Mr. D. Scott Kosch
Kosch Capital Management
Scott Kosch has over fifteen years experience advising and investing in high growth, private, and public businesses. Prior to founding Kosch Capital Management, he founded and sold two technology companies; provided strategy counsel to clients in telecommunications, information technology and media industries; sourced deals and conducted due diligence for an early stage venture capital fund; and, advised the electric utility industry on operations improvement, capital budget allocation and competitive strategies related to deregulation and diversification. Mr. Kosch graduated magna cum laude from Claremont McKenna College with a BA in economics and psychology and earned his MBA in private equity finance from The Wharton School at the University of Pennsylvania.
For Scott Kosch, work-family issues are close to home. As a student at Claremont McKenna College he remembers taking a course in Early Childhood Education at the Claremont Graduate School and was so absorbed by the content that he followed this up with an independent study course looking at early childhood education practices at 30 area daycare centers. He furthered his passion on the topic by writing a business plan for an employer-supported childcare centre as his senior thesis. Mr. Kosch is confident that work and family issues have become a universal concern in the contemporary world to almost everyone. In today’s culture, individuals are driven to work simply to “better their families.” Children are bound to grow up at an earlier age while both parents are busy working. It is an imperative for social and academic institutions to support modern working families in order to keep pace with changes in trends. If more is done to support the needs of working families, Mr. Kosch is confident that everyone will benefit in the long run.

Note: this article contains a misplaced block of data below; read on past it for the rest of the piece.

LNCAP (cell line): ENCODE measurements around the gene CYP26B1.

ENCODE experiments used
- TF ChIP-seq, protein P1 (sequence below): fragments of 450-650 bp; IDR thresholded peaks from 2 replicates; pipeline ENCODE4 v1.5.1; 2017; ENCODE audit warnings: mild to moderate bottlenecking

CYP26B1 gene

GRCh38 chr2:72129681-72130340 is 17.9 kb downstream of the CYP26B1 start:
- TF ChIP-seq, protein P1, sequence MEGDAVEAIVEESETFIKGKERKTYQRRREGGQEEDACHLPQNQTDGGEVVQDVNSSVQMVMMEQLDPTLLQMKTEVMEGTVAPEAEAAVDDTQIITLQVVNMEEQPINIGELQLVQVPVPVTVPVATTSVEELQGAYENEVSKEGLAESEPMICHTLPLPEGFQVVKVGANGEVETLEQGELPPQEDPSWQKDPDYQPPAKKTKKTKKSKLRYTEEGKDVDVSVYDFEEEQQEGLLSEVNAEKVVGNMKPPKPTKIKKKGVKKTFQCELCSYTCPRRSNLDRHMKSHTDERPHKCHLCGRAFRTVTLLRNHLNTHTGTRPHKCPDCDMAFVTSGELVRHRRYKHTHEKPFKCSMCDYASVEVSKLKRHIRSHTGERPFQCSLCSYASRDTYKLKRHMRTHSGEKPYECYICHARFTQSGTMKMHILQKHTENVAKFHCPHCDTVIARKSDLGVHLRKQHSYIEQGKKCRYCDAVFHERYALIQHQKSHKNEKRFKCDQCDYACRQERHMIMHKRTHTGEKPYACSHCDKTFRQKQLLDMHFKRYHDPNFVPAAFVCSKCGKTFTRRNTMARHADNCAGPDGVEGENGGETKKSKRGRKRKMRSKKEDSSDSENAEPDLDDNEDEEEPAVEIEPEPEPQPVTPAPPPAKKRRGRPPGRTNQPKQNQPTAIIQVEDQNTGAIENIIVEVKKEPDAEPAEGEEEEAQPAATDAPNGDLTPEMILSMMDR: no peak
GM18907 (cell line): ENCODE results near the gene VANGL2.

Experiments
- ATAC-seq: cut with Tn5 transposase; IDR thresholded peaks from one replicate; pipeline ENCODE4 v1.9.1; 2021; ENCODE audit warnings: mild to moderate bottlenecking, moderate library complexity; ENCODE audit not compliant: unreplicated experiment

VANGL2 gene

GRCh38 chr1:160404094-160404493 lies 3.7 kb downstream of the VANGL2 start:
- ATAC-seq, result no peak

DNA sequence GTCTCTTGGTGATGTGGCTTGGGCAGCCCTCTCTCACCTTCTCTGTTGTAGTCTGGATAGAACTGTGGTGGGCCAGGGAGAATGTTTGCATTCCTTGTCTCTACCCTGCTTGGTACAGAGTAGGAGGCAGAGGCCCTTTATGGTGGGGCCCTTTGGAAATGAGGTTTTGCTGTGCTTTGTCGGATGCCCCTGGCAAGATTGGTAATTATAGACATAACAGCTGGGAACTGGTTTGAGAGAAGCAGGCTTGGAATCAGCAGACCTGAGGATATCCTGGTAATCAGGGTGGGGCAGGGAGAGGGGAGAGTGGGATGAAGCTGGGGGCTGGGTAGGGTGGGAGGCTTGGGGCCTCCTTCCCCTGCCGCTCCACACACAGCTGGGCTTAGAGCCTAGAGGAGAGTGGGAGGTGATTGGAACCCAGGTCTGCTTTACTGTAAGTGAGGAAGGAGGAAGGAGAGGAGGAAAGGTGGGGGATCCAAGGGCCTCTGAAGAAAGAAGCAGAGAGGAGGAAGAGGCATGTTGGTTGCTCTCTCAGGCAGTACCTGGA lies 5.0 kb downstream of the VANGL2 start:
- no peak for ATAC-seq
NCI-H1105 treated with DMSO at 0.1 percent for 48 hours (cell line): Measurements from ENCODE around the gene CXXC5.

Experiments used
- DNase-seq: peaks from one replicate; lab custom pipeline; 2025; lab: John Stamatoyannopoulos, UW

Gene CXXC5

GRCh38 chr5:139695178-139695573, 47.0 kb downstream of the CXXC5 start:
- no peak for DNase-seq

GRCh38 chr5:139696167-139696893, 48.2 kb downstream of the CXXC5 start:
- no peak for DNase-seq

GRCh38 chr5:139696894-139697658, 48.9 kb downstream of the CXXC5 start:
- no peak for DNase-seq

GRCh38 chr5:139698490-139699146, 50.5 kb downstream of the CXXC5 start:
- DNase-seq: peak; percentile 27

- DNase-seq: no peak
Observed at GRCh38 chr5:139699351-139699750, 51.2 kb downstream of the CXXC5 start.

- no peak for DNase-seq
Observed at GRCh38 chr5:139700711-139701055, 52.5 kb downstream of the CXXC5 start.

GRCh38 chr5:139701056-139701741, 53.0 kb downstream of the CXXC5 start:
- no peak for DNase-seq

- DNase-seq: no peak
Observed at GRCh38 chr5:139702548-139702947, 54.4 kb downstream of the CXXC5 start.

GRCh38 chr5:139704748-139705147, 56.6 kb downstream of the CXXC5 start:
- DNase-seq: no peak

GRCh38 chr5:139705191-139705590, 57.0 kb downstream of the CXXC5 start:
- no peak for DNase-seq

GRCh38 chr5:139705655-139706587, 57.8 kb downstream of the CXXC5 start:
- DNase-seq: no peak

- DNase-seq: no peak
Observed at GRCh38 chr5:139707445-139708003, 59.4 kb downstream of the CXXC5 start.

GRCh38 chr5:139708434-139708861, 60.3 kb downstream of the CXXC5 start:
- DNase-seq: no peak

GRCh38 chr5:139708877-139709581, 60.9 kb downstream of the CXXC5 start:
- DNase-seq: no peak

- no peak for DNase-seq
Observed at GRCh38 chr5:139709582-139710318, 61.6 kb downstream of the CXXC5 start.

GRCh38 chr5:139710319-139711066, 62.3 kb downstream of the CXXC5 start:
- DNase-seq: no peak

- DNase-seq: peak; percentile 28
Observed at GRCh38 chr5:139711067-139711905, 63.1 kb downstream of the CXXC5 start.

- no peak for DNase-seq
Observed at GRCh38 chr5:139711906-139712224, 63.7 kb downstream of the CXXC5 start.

What made Mr. Kosch get involved with the Berger Institute? He is impressed at the leadership role that Claremont McKenna College has taken to address the “critical” question of how to balance work and family through promoting research and policy. At the same time, the Berger Institute provides a clear path of opportunities for current students to get involved in these issues, an opportunity Mr. Kosch was not able to benefit from during his years at CMC. Furthermore, there is also not enough awareness about legislation that works toward the benefit of working families such as the California Paid Family Leave Act, one of the main projects currently undertaken by the Berger Institute. Mr. Kosch does not hesitate to admit that he would like to see drastic changes in corporations and their work practices. He would like to see the eradication of a double standard that currently exists, allowing a man to take a leave of absence for a trip but looks at leave for a woman to give birth in a negative light. At the same time, if “maternal leave” is replaced by “paternal leave” then employers will not continue to question the commitment of young mothers in the workforce because of the equal involvement of their male counterparts within the household.
From the Berger Institute newsletter (Spring 2007, Vol 8., p. 13). Interview by Marya Husain '09.